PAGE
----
A medical marijuana patient’s pilfered pot plants were recovered on Oct. 4, following the execution of a search warrant on Main Street in Richmond, near the town’s police station.

“The day after our last meeting on Oct. 3, we executed a search warrant on Main Street – not too far from the police station - in reference to stolen marijuana plants,” said Richmond Police Chief Elwood Johnson during Tuesday's Richmond Town Council Meeting. The culprit, who absconded with the victim’s crop from property on Carolina Nooseneck Road, was also caught with five ounces of dried marijuana and $1,000 in cash, stashed in a microwave. The cash, cops allege, were drug proceeds hidden in the home of the culprit.

“The culprit did not have a medical marijuana card,” said Johnson, “but the victim, who lived on Carolina Nooseneck, did have a medical marijuana card, and his crop was stolen.” Johnson commended Richmond Police Detective Drew Bishop for his work on the case, as well as an unnamed third shift officer who happened to be in the right place at the right time. “Detective Bishop did a great job on this investigation, and received information through normal police work,” said Johnson, “It just so happened that it was independently corroborated by a third shift officer who happened to be on Caroline Nooseneck on routine patrol.”

Detective Bishop, who became the Richmond Police Department’s first detective in 2011, is, according to the police department’s website, responsible for “criminal investigations and prosecutions of both misdemeanors and felonies involving both adult and juvenile offenders,” with a special proactivity in relation to “narcotics investigations involving the sale and distribution of controlled substances” and the resolution of burglaries and break-ins in the area. This recent endeavor incorporated many elements of Bishop’s extensive expertise.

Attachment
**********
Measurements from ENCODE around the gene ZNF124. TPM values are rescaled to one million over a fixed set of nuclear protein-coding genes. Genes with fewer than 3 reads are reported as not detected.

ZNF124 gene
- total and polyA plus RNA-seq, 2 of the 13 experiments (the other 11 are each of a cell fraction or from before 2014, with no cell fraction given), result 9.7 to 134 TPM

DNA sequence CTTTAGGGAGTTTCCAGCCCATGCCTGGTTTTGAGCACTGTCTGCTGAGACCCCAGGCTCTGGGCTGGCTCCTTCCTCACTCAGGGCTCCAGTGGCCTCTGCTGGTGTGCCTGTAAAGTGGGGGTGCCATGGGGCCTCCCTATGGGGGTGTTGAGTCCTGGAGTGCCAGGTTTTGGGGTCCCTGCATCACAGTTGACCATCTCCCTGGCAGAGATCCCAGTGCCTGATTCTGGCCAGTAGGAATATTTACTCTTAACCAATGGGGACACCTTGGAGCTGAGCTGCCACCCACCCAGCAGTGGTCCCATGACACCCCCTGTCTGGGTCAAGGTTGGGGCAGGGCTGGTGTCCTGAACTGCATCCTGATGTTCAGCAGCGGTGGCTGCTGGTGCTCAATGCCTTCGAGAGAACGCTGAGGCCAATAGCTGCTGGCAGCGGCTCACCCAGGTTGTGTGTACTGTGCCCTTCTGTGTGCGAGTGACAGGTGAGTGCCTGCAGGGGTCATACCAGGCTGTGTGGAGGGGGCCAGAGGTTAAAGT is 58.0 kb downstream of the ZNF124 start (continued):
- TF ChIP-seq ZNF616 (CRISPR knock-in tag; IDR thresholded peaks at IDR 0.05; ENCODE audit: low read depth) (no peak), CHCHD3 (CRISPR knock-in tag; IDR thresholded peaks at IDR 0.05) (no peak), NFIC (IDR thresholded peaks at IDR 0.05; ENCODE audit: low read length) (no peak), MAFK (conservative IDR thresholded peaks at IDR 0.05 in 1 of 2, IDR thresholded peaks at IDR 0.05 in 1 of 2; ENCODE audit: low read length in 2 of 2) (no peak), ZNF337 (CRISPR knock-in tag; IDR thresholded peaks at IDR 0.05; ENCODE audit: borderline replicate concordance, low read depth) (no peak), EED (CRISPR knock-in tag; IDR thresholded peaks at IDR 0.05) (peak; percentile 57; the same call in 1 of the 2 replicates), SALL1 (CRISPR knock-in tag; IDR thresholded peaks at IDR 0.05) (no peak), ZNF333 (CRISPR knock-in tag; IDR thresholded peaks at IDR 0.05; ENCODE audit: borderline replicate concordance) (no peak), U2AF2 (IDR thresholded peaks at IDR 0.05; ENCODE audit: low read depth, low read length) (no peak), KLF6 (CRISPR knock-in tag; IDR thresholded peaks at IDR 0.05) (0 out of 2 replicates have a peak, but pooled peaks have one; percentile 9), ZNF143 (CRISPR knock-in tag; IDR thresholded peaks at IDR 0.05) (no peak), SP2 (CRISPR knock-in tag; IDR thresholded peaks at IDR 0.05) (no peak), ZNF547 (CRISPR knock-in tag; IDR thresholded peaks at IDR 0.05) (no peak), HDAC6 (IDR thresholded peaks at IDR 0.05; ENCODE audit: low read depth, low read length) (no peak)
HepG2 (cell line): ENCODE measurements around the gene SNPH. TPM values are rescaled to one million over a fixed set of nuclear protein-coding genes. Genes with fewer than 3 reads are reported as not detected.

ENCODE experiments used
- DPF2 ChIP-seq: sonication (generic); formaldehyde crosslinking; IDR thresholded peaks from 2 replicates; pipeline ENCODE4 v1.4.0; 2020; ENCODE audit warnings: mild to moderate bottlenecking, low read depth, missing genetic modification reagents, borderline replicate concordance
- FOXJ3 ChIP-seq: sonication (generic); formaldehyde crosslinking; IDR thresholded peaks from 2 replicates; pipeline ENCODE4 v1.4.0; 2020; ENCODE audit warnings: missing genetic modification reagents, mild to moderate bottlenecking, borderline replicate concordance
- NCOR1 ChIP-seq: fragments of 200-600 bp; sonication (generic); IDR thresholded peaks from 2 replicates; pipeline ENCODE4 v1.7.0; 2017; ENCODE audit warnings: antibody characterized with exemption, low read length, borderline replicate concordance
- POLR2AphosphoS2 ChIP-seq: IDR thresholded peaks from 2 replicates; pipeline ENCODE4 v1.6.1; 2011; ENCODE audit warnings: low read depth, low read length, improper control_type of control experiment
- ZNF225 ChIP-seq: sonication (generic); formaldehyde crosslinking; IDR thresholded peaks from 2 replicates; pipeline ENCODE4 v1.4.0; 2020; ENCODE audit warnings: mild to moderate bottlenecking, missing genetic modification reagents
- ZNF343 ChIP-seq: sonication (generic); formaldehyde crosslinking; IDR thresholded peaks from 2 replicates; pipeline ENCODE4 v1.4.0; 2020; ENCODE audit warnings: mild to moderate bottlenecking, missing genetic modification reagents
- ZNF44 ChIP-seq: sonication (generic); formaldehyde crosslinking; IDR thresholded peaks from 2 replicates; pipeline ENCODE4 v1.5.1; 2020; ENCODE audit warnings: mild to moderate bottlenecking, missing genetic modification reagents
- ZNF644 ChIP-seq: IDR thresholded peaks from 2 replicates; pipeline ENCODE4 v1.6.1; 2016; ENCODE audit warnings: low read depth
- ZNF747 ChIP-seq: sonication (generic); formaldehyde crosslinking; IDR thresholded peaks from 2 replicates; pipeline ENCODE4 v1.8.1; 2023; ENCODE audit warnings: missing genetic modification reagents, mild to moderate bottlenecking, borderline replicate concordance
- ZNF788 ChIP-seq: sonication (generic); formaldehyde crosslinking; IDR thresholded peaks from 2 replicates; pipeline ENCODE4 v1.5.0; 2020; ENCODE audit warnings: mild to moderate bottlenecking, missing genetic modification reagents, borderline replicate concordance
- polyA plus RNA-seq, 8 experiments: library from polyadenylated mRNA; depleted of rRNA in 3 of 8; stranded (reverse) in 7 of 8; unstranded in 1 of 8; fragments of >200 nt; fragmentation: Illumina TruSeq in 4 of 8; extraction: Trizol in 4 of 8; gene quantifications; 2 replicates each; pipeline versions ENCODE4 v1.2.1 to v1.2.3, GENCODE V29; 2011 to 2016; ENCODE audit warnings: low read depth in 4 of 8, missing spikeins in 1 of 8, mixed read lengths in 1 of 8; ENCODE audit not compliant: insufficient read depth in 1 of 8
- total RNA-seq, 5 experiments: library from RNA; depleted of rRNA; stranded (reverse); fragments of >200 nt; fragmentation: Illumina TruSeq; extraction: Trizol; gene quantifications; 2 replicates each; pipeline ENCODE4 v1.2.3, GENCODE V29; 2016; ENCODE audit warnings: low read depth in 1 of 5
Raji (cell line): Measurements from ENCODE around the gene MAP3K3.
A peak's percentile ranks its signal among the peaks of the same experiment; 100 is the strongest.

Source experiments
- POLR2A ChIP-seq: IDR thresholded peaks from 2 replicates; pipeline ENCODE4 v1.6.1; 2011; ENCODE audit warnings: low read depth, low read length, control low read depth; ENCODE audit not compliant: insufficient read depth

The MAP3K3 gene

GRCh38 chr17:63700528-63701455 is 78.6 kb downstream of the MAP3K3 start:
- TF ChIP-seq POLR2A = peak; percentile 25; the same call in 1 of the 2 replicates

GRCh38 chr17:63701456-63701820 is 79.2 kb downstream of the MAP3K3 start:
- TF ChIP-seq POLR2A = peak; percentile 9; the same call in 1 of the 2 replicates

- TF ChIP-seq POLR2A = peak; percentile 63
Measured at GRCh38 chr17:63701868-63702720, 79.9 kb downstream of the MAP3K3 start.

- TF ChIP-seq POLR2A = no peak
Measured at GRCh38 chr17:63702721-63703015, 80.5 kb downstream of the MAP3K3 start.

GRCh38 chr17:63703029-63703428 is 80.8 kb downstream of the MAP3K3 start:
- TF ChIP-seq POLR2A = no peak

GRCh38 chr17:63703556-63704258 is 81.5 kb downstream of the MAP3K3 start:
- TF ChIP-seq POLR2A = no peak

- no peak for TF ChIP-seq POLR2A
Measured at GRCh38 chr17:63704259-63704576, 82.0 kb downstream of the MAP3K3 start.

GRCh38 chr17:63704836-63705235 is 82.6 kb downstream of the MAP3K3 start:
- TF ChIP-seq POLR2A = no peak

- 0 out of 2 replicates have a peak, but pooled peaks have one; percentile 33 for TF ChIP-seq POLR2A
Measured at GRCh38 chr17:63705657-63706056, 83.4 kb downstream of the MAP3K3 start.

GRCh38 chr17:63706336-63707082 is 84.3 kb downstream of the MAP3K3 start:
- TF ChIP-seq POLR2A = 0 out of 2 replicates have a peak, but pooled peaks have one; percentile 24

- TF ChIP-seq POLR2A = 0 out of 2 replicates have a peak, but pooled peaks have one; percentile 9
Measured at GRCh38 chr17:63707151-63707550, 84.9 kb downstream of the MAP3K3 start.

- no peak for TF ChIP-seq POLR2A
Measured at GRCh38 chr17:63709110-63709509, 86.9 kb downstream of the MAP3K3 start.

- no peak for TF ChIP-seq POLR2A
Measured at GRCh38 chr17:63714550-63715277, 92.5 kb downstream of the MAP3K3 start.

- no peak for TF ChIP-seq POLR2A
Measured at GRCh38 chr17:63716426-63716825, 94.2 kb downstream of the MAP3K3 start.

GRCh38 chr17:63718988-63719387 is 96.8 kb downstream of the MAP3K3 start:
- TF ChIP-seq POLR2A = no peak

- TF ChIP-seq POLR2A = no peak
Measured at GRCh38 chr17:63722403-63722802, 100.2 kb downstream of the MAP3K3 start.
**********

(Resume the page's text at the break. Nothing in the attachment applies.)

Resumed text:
Rhode Island’s first medical marijuana act was enacted on January 3, 2006, and it aimed to protect medical marijuana patients and their caregivers from arrest and prosecution. Under Rhode Island’s current medical marijuana laws, a patient may possess up to twelve mature marijuana plants and twelve seedlings, as well as up to two and a half ounces of usable marijuana, categorized by the Rhode Island Patient Advocacy Coalition as the dried leaves and flowers of the marijuana plant. All plants must be stored indoors and cultivated in one location.

The possession of marijuana for personal, non-medical use by a person 18 or older in the state of Rhode Island is considered a civil violation. Punishment is exacted through a $150.00 fine, but offenders are not given jail time and their criminal records are not impacted. Possession of anywhere between one ounce and one kilogram, or roughly 35 ounces, of marijuana for personal use is a misdemeanor in this state, resulting in a maximum punishment of a year’s imprisonment and a fine of up to $500.00. There are much more stringent laws surrounding the illicit cultivation or sale of marijuana in its myriad forms. The culprit in this case has been charged with a crime related to possession of more than an ounce of marijuana, as well as two other charges – receiving stolen goods, and conspiracy to receive stolen goods.



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